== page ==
Stu Forster gives us the photographer’s perspective on the famous ‘Gazza’s Tears’ shot from the Italia World Cup 1990.
As Getty Images despatches its squad of snappers on the eve of the World Cup in Brazil, all will be secretly hoping that they manage to capture the tournaments ‘decisive moment’, and produce a frame that will live long into our memories.
With English hopes not exactly high in terms of success in Brazil and the glory days long behind us, fans of a certain age - and those too young to remember 66' and ‘all that’- will point to Italia 90' and their 'where were you when...?' moment - specifically England versus Germany in Turin, Italy. The semi final of the 1990 World Cup and one player in particular immediately springs to mind - Paul 'Gazza' Gascoigne.
But before Gazzamania gripped a nation, we need to wind the clock back five years to a winter’s afternoon in the north east of England. Here am I, stood on the Gallowgate end at St James' Park, home of my beloved Newcastle F.C. and keeping us warm amidst the wind, rain we bear witness to the emergence of a young footballer who plays with the enthusiasm of a 10-year old and always a smile on his face. A local lad and a superstar in the making with magic in his boots, sprinkling stardust across the hallowed turf the likes of which I, and my fellow success starved supporters had rarely, if ever, seen. Given his chance by manager Jack Charlton – World Cup winner in 1966 - it was there for all to see. The boy could play. He was something else. He was cheeky, he was perhaps a little overweight, but who cared - he was obviously a very special talent indeed.
Fast forward to Italia 90' and nurtured by manager Bobby Robson, a fellow Geordie, who had described him as daft as a brush, 'Gazza' had taken the tournament by storm. Upstaging Gullit in the match against the Dutch, outwitting the Belgians and then tearing apart Cameroon in the quarter finals, ‘Gazza’ had come of age and this was his moment. This was his time. A nation waited with baited breath. As we know now, the drama of that night in Turin unfolded like a bad dream for all English fans and for Gazza especially who took England to the brink of a first major final in 24 years but also knowing if we did make it through, he wouldn’t play – having received a late booking which would mean he would be banned from the final. So, cometh the man, cometh the tears and a picture that spoke the proverbial thousand words, and forever etched in our memories.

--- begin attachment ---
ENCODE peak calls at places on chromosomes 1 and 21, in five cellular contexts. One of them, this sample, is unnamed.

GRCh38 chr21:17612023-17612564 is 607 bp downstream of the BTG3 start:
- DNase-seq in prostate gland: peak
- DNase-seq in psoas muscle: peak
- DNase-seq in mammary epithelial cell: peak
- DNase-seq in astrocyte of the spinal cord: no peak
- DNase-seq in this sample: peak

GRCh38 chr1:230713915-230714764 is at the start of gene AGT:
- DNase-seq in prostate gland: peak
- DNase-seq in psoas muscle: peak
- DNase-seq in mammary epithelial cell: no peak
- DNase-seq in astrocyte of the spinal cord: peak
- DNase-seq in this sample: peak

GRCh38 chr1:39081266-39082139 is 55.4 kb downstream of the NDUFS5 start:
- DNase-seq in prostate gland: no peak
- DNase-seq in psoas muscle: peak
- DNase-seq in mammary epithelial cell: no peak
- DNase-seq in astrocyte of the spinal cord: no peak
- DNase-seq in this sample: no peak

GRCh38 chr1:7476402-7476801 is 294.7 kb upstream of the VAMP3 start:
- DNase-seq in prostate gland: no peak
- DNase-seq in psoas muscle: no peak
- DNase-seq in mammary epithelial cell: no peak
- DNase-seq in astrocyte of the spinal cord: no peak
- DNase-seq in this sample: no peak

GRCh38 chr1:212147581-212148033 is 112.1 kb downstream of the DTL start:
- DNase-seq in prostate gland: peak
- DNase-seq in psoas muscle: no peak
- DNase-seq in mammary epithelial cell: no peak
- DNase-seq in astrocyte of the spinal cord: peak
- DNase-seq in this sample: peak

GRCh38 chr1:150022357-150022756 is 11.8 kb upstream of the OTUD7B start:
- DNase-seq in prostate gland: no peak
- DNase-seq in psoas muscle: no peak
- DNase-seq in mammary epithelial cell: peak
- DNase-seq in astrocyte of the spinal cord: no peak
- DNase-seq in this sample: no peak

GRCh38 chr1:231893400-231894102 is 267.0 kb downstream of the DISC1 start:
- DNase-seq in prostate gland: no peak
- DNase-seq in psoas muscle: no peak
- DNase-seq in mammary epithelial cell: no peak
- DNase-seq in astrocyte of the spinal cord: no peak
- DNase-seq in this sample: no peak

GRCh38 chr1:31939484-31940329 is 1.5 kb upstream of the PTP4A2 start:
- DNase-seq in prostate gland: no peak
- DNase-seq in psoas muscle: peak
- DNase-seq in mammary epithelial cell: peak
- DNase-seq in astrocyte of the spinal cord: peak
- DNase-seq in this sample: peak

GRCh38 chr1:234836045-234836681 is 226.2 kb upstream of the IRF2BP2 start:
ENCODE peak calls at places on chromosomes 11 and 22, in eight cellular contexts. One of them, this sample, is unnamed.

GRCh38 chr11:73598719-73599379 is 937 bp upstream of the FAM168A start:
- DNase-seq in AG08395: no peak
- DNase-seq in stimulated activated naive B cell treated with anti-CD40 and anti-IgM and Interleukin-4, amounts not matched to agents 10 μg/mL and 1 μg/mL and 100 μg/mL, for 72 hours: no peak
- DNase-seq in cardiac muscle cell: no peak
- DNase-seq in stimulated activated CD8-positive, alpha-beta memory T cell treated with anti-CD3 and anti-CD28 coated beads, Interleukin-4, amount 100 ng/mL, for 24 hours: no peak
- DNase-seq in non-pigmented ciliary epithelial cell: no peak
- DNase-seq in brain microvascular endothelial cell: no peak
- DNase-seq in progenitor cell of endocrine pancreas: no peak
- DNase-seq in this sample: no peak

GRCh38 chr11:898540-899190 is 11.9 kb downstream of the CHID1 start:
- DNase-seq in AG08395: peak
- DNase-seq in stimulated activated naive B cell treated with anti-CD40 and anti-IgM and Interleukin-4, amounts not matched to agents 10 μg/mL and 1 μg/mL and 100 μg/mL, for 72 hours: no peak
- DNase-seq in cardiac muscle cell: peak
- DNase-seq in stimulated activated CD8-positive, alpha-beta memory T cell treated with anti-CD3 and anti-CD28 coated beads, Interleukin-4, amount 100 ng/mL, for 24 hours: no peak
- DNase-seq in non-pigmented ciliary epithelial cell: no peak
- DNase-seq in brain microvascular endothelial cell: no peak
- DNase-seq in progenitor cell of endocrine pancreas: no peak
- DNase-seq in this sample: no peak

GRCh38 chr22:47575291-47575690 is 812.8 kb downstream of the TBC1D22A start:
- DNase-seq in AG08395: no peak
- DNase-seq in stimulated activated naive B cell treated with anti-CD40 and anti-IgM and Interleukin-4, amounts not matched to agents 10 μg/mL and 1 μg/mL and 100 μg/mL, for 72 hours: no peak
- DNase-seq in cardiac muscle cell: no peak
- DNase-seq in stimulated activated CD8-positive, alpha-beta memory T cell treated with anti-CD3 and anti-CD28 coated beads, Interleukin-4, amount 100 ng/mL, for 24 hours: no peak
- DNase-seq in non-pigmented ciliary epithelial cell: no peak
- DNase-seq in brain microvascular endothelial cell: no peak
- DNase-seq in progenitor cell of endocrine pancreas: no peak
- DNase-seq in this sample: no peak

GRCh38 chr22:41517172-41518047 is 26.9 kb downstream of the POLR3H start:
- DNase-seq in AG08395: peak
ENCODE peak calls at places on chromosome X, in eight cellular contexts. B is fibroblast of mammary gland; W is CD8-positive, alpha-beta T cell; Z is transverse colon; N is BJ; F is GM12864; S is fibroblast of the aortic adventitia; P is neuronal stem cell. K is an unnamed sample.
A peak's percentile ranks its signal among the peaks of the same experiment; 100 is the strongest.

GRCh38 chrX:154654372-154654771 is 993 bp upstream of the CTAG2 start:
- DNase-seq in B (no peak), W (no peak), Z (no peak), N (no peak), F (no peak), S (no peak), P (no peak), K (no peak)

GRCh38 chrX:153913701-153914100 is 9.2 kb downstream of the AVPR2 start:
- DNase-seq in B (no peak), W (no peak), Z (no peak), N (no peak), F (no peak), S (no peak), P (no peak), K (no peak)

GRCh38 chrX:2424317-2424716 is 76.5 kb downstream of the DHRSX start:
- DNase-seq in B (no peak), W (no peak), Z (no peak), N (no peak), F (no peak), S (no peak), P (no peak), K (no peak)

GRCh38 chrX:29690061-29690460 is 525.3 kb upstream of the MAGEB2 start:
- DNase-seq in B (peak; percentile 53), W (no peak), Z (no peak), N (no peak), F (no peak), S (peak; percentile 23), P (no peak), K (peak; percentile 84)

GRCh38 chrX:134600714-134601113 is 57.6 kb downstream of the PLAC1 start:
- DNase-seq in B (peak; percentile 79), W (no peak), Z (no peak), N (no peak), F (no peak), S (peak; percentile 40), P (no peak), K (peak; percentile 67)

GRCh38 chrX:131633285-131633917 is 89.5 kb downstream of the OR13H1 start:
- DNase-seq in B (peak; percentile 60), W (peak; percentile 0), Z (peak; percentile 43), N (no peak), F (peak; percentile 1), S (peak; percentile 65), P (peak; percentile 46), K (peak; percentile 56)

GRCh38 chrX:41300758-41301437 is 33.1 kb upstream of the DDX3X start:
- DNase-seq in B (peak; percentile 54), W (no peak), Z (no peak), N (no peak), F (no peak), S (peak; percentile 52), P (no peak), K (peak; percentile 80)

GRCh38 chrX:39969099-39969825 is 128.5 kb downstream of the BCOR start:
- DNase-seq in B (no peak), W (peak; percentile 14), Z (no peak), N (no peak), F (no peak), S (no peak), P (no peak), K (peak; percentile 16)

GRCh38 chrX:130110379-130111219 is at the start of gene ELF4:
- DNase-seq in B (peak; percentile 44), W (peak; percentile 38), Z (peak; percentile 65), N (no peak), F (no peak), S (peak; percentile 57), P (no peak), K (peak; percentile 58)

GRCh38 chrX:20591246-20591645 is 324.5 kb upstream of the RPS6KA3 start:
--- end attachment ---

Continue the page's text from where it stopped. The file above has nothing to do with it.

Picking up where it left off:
And so it came to pass that England lost on penalties. Sadly, a seemingly reoccurring theme for years to come, and with Stuart Pearce and then Chris Waddle’s failure from the spot, a nation’s heart was broken. Gazza was originally to be the third penalty taker but by that point he was distraught and in no fit state to take the stage. What might have been?
Paul Gascoigne was a dream ticket for sports photographers. From being squeezed ‘somewhere painful’ by Vinnie Jones, to pulling Paul Ince’s tracksuit bottoms down via the Euro 96' infamous ‘Dentists Chair’ celebration to the obligatory 'daft face', Gazza was a gift that didn’t stop giving and it's probably safe to say, sadly, his like will never be seen on an English football field again.
Back then, as a young, wannabe snapper myself watching the drama of that semi-final unfold in a pub full of locals and Germans on the Isle of Skye, everything was captured on film. A recent visit to the Hulton Archive at Getty Images to re-explore our football back catalogue unearthed a number of gems – including many shots from that heart-breaking game which never originally saw the light of day. Akin to an archaeological dig, this trip down memory lane brought to the surface a number of shots that have lain undisturbed for decades - capturing the beautiful game in all its glory, many of which you can see here.
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